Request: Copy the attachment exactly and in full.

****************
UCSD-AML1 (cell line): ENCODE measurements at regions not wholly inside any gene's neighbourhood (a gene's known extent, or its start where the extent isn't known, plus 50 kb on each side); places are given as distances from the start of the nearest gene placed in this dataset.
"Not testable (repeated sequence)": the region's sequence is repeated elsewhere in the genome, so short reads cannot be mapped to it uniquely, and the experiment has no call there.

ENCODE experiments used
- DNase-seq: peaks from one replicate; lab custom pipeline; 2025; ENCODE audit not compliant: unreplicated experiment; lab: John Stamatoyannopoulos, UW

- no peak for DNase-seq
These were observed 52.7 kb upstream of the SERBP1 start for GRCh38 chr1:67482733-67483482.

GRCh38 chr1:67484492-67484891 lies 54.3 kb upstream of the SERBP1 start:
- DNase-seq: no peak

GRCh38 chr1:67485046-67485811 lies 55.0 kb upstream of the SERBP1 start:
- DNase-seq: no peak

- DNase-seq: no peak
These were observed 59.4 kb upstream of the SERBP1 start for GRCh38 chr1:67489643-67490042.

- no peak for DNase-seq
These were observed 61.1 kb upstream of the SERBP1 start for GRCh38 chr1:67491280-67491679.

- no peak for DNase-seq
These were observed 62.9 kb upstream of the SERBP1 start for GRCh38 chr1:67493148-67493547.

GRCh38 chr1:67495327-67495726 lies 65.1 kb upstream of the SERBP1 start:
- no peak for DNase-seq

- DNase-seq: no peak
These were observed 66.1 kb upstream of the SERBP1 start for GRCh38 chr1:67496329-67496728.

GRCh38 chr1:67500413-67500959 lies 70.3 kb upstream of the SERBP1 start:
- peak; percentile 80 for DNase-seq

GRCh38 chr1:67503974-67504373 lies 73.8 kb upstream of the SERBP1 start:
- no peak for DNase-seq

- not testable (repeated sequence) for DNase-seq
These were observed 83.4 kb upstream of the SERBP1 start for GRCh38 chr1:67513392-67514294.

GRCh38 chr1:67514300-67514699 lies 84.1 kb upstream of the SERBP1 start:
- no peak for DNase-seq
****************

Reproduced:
UCSD-AML1 (cell line): ENCODE measurements at regions not wholly inside any gene's neighbourhood (a gene's known extent, or its start where the extent isn't known, plus 50 kb on each side); places are given as distances from the start of the nearest gene placed in this dataset.
"Not testable (repeated sequence)": the region's sequence is repeated elsewhere in the genome, so short reads cannot be mapped to it uniquely, and the experiment has no call there.

ENCODE experiments used
- DNase-seq: peaks from one replicate; lab custom pipeline; 2025; ENCODE audit not compliant: unreplicated experiment; lab: John Stamatoyannopoulos, UW

- no peak for DNase-seq
These were observed 52.7 kb upstream of the SERBP1 start for GRCh38 chr1:67482733-67483482.

GRCh38 chr1:67484492-67484891 lies 54.3 kb upstream of the SERBP1 start:
- DNase-seq: no peak

GRCh38 chr1:67485046-67485811 lies 55.0 kb upstream of the SERBP1 start:
- DNase-seq: no peak

- DNase-seq: no peak
These were observed 59.4 kb upstream of the SERBP1 start for GRCh38 chr1:67489643-67490042.

- no peak for DNase-seq
These were observed 61.1 kb upstream of the SERBP1 start for GRCh38 chr1:67491280-67491679.

- no peak for DNase-seq
These were observed 62.9 kb upstream of the SERBP1 start for GRCh38 chr1:67493148-67493547.

GRCh38 chr1:67495327-67495726 lies 65.1 kb upstream of the SERBP1 start:
- no peak for DNase-seq

- DNase-seq: no peak
These were observed 66.1 kb upstream of the SERBP1 start for GRCh38 chr1:67496329-67496728.

GRCh38 chr1:67500413-67500959 lies 70.3 kb upstream of the SERBP1 start:
- peak; percentile 80 for DNase-seq

GRCh38 chr1:67503974-67504373 lies 73.8 kb upstream of the SERBP1 start:
- no peak for DNase-seq

- not testable (repeated sequence) for DNase-seq
These were observed 83.4 kb upstream of the SERBP1 start for GRCh38 chr1:67513392-67514294.

GRCh38 chr1:67514300-67514699 lies 84.1 kb upstream of the SERBP1 start:
- no peak for DNase-seq